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What is Slash’s opinion on Punk Rock music

Images from Gibson TV and Sex Pistols' Instagram


What is Slash’s opinion on Punk Rock music

Punk Rock music appeared in the mid-70s and changed the Rock and Roll scene especially in the United States and United Kingdom, influencing many bands and artists. Over the decades many musicians talked about Punk and how they reacted when the new kind of music appeared. One of them is the Guns N’ Roses guitarist Slash who talked about Punk and about some bands that he likes.


What is Slash’s opinion on Punk Rock music

Talking with Revolver magazine back in 2021 (Transcribed by Rock and Roll Garage), Slash gave his opinion on Punk Rock music, saying: “Punk Rock is great. I was living in West Hollywood when Punk Rock really became a thing. I guess I was probably 13, 14, 15 during that (time) Punk sort of reign. There were some really great Punk bands that came out of L.A. But my whole thing about Punk in L.A was that it was more of a fashion statement than it was coming out of England. Or what was coming out of New York as far as I was concerned.”

“But with all due respect to L.A bands. I mean, X was great, I loved Fear. You know. I even loved The Germs even though I thought The Germs were sort of like, I don’t know. There was some really great bands that came out of the L.A Punk scene. But as a whole, I always thought it was a little bit of a Glam fest,” Slash said.

The Sex Pistols were an influence to Slash

Slash recognized in an interview with NME back in 2007 that the famous British Punk band Sex Pistols were an influence. The band released only one studio album “Never Mind the Bollocks, Here’s the Sex Pistols” but caused a real revolution in the United Kingdom Rock scene.

“The last time the Pistols reformed it was great. We were all pretty excited about it. As long as they’re doing it for the right reasons. They want to do it – then it’s fucking great. They were a huge influence on me when I was younger, and still are,” Slash said.

Some of the band’s most famous songs are “Holidays in the Sun”, “God Save the Queen”, “Anarchy in the U.K.” and “Pretty Vacant”.

The Punk influence was showned on the Guns N’ Roses covers album “The Spaghetti Incident?”

The Punk Rock influence on Guns N’ Roses music was showned by them when they picked several Punk Rock songs to re-record on their 1993 covers album “The Spaghetti Incident?”, which was also the last one to feature Slash and bassist Duff McKagan.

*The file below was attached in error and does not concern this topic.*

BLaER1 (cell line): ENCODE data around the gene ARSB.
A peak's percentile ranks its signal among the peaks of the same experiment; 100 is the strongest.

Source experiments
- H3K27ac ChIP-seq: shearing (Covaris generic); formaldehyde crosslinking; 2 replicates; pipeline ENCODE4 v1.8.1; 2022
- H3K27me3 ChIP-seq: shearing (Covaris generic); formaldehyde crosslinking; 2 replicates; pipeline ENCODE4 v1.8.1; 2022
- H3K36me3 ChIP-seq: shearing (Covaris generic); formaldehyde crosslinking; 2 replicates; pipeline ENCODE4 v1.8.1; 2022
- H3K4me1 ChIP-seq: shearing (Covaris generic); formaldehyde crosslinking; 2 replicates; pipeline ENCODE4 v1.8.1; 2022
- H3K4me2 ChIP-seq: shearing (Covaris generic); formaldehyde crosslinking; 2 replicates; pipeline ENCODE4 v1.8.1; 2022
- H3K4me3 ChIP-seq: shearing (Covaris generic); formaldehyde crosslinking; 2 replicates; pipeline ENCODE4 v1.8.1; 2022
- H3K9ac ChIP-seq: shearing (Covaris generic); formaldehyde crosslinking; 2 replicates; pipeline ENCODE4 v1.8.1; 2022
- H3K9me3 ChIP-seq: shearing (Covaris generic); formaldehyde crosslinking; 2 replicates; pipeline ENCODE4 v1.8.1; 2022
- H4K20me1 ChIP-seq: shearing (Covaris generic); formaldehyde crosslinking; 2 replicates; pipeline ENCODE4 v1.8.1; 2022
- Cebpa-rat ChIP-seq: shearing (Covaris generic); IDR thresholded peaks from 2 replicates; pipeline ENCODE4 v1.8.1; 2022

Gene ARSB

Besides a version for “Black Leather”, song originally recorded by The Professionals, band formed by the Sex Pistols guitarist Steve Jones and drummer Paul Cook after the end of the band the record also had other Punk versions. The other bands are: The Damned, U.K Subs, Dead Boys, Misfits and Fear.

The record also covered artists that influenced Punk music like: The Stooges, New York Dolls and Johnny Thunders.

Talking with Rolling Stone magazine in 1991, before the release of the record, Slash revealed that the song “I Don’t Care About You” by Fear was one of the tracks that he chose to be covered by the group on the album. “Each of us has an individual favorite. At the same time we share some. ‘New Rose’ is something Duff wanted to do, I think. ‘Don’t Care About You’ is something I wanted. The Misfits song was Axl’s idea. ‘Heaven’s Door’ and ‘Live and Let Die’ were songs Axl and I both thought about doing,” Slash said.

But Guns N’ Roses wasn’t always well received by the Punk Rock fans as Slash recalled

As Slash recalled in a conversation with Metal Hammer back in 2019, Guns N’ Roses wasn’t always well received by the Punk Rock fans in the early days. Something bad happened when the group was Social Distortion‘s opening act in 1985. “Guns N’ Roses opened for Social Distortion back in 1985 at The Street Scene, which was this big street festival all through downtown Los Angeles.”

“We had a spitting contest with the people in the audience and all that spit is all in your hair. That’s a good one! It was a punk thing. We were the kind of rock’n’roll band that had a punk influence. But to a punk audience we were still a rock’n’roll band. So if they decide to spit on us we’re going to spit on them. It lasted for the whole show,” Slash said.

I'm a Brazilian journalist who always loved Classic Rock and Heavy Metal music. That passion inspired me to create Rock and Roll Garage over 6 years ago. Music has always been a part of my life, helping me through tough times and being a support to celebrate the good ones. When I became a journalist, I knew I wanted to write about my passions. After graduating in journalism from the Pontifical Catholic University of Minas Gerais, I pursued a postgraduate degree in digital communication at the same institution. The studies and experience in the field helped me improve the website and always bring the best of classic rock to the world! MTB: 0021377/MG

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